Shona Hendley: What it’s like being the secret child from an affair

The majority of families have their secrets that are covered up, or not spoken about. In my family, for my first seven years of life, I was this secret. To my father and his family, I still am.

I am the child of an affair.

My mother met my father while studying her university degree as a mature age student, he was her tutor. It was here that they began their seven-year long extramarital affair in the 1980s.

I know most people have a strong opinion on affairs, who is to blame, who has done the wrong thing and whose morals are the most questionable. While I too have my own views, my story isn’t about this, it is about the person that is often inadvertently overlooked in these situations, the children born from them.

My story has lots of gaps and pieces of information that I don’t know, especially around my mother and father’s relationship but what I do know is this.

My father and mother had an intimate, romantic and serious relationship for nearly a decade. In this time my father was married to his wife, who he called his “best friend” and who he is still married to today.

About five years into their relationship, my mother shared her desire for a child, my father did too and together they tried for, and conceived me.

I was born in February 1985, less than two weeks later my half-brother, my father’s first child with his wife, was born in another hospital a few suburbs away.

I learnt about my half-brother and the true nature of my mum and dad’s relationship when I was seven. Before this I was told they were married and divorced but after noticing the lack of photos from their wedding, or him at all, I asked questions and I was told the truth.

At seven, being told you are the child of an affair doesn’t really mean a whole lot, it is far too complex to understand the true reality of, even now as an adult it creates more questions than answers.

But what I did understand was that I’d been lied to about my father and I also learnt why he was mostly absent from our lives. This was the reason why there were no photos of him at all, why I did not see him, and all the information that I knew about him was based upon what my mother told me, along with the phone calls he made from a public phone box every school holidays and the birthday cards he sent each year until I was 18.

But in reality, this wasn’t much. Outside of what jobs he held, where he went to school, that he had a son of a similar age and bits of information about him, I knew very little about the man who had been involved in my life for the first two years, until we had moved two hours away and then, I never saw again.

His name is not on my birth certificate, his cards weren’t even signed Dad or even with his name, instead they read, ‘your pal’ but when I was 18 the birthday cards stopped arriving all together, it seemed I was no longer even that.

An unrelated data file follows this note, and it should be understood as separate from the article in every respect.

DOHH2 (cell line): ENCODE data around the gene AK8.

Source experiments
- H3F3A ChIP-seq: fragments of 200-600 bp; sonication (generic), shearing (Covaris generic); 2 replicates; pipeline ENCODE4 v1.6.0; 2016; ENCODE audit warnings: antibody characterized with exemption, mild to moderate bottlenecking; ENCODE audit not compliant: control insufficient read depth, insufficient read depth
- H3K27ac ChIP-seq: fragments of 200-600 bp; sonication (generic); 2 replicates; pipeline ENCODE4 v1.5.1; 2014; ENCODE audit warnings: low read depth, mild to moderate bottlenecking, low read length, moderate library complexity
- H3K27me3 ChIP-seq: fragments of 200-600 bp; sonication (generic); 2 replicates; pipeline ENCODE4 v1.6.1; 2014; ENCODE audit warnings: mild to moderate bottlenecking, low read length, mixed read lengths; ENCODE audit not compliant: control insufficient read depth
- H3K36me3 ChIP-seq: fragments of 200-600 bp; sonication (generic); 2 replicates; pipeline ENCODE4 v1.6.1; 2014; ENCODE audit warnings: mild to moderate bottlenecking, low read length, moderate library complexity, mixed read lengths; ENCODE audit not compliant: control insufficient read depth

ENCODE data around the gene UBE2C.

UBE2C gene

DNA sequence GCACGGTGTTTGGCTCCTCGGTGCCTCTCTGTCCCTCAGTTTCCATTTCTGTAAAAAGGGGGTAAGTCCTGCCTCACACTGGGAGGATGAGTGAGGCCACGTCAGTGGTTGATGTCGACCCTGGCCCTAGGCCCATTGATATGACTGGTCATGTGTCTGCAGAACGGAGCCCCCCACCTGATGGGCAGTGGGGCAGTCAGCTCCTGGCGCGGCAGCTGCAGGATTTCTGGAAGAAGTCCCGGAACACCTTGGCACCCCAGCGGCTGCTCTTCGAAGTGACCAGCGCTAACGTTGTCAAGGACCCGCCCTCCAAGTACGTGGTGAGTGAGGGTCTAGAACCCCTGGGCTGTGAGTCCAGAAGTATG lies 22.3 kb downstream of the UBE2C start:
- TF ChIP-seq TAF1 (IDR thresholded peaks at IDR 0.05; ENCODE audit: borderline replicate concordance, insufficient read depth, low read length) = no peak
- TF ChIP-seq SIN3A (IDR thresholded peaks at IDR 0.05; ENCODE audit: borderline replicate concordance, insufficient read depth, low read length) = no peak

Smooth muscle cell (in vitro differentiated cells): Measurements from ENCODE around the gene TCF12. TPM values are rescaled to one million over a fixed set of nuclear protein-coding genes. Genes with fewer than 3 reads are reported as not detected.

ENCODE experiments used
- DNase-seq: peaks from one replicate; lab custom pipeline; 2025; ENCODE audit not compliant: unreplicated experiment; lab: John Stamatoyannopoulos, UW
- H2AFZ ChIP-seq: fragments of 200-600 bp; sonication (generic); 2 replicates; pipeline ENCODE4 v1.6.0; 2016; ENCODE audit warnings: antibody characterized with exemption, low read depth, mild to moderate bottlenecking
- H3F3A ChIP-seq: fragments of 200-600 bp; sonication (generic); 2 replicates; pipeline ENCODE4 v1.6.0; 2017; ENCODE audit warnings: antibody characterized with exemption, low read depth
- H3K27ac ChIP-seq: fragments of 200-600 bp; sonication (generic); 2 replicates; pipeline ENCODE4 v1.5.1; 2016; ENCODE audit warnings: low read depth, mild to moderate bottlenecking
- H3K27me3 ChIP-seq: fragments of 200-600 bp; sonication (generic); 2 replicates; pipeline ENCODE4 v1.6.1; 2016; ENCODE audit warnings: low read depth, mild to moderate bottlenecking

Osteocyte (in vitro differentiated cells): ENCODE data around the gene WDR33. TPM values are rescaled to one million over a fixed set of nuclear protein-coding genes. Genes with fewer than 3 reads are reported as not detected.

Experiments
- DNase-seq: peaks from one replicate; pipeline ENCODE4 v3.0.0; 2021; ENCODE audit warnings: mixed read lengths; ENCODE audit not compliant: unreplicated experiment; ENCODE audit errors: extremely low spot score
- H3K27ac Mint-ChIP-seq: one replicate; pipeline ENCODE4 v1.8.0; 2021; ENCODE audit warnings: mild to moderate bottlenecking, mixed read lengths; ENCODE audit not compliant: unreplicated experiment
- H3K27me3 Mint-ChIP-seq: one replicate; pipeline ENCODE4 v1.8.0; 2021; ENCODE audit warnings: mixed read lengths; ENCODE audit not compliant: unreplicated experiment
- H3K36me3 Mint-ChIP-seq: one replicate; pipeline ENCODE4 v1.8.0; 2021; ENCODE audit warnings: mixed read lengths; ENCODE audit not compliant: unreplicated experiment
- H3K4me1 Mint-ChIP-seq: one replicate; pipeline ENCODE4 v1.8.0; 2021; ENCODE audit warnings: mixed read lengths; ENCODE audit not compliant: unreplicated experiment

My mum didn’t say too much about this, but you could tell she was hurt and confused. On the occasions she did say something, it was her wondering that perhaps he had died, because to her, this could be the only plausible explanation as to why he would cease all communication without any warning after over two decades of a relationship.

For years, I pretended not to care, not to be interested in him or why he chose to do the things he did, or to understand why my mother did them either but in my early thirties this changed.

I became a mother myself, and I saw my husband with my two daughters, he was affectionate, caring, and heavily involved as a father, essentially, he was everything mine was not.

It left me wondering why. How, could my father do this? How could any father do this? How he just stop communicating with his own daughter, entirely, without even a goodbye?

But I also wondered about him as a person. He is my father, and I was curious. I felt as if I had a right to know who my dad was, what he looked like, what his personality was like, whether there were bits of me in him, or bits of him in me.

I didn’t know if he was alive, or if what I was doing would ultimately be the right thing for me, but I also knew that I didn’t have forever, so, I began to search.

With no luck online, a situation I suspect was purposefully curated, I typed in my brother’s name into Google and straight away I found him, I saw his face, learnt what he did, and I knew I had a way to find my dad.

Without disclosing the truth to my half-brother, I sent him an email, asking to be put into contact with his dad. It worked and he did.

My father knew who I was before I even told him. He had set up a fake email account to email me from and as soon as I revealed my true identity, it was also obvious that I was still very much a secret from his family, as was the entire affair.

For a couple of months, we exchanged emotionally charged emails. On occasion he would ask a question about me or my mother, but at other times he’d tell me that each time he saw my emails his blood pressure rose. He told me that although it would have been “nice to meet me” that he simply couldn’t because his wife was always with him and that there was no way that she or their son could ever find out the truth and that if they ever did, he would never speak to me again.

After a few months my father did what he did when I was 18 and deleted me from his life, this time by erasing his email account, again without warning. I have never heard from him again.

It has been about four years since my only ever real conversation with my father took place and while the pain is most definitely still palpable, I have learnt not only what sort of person my father is by his actions, but I have learnt about myself too, most importantly, that I will never be a secret again.

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